Tuesday, July 29, 2008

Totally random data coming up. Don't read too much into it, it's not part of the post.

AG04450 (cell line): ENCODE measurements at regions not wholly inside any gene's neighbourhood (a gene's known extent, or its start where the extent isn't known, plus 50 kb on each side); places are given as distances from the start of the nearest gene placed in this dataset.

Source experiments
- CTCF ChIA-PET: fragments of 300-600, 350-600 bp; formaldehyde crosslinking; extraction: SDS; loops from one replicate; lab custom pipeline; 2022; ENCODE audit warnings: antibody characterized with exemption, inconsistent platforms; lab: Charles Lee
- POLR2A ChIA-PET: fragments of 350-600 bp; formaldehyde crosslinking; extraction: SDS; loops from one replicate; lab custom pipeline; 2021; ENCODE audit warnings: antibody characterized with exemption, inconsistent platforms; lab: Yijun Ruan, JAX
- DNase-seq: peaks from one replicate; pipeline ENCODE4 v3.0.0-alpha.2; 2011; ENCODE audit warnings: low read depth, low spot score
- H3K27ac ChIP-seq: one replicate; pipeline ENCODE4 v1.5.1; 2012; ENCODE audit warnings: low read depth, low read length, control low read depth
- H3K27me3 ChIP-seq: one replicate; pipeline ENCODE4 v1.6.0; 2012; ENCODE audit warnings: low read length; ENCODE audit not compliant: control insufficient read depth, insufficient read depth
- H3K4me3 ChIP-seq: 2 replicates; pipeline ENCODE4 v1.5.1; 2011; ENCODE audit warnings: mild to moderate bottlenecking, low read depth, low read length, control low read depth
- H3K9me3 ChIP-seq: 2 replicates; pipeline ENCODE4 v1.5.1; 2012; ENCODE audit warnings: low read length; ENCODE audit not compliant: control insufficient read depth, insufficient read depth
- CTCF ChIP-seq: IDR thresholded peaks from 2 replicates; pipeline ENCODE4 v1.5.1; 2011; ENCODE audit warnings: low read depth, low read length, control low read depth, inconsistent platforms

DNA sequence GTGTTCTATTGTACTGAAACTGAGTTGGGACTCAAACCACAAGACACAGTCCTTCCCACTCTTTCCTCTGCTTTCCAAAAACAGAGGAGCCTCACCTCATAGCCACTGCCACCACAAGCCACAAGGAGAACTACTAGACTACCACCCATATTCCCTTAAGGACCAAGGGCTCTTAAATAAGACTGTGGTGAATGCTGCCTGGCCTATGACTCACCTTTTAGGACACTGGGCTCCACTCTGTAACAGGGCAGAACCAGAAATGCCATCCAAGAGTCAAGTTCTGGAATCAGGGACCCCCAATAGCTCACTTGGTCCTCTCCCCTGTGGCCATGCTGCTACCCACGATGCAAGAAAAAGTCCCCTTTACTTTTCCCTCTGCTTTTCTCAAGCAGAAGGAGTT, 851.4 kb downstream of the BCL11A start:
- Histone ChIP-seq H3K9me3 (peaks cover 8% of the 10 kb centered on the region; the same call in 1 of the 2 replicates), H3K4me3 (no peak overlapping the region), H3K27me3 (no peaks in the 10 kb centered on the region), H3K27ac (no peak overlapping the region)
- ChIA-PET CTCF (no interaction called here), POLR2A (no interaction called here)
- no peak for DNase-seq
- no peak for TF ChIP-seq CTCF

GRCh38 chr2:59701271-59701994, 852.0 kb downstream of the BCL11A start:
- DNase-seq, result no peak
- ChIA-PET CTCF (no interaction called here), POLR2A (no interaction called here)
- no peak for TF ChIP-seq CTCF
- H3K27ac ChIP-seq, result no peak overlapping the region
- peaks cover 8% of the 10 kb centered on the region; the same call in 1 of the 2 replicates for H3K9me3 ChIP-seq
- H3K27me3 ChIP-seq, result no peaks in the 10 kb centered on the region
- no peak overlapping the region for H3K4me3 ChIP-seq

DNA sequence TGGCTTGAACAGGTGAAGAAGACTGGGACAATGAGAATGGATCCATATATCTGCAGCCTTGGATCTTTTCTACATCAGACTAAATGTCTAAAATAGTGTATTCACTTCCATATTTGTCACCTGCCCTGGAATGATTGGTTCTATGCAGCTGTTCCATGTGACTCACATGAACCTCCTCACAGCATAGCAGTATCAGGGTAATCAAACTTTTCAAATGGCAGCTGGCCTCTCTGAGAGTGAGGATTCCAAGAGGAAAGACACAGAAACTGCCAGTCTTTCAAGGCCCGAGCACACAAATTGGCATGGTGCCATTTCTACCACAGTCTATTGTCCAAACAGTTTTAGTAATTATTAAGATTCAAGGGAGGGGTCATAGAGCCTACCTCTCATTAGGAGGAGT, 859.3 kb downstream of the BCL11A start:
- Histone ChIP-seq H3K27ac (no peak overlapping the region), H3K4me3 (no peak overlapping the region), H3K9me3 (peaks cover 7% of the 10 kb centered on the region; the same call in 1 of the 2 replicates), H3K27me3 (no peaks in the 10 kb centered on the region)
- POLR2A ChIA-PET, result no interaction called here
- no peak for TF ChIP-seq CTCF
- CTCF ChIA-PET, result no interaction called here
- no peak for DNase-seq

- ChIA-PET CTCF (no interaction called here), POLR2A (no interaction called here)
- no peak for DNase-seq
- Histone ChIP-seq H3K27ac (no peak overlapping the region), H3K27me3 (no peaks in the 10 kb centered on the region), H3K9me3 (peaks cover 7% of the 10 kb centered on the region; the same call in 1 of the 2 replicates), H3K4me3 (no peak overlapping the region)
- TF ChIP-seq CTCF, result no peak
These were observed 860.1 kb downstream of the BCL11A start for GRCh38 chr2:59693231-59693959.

Metro schools fail for fifth year in row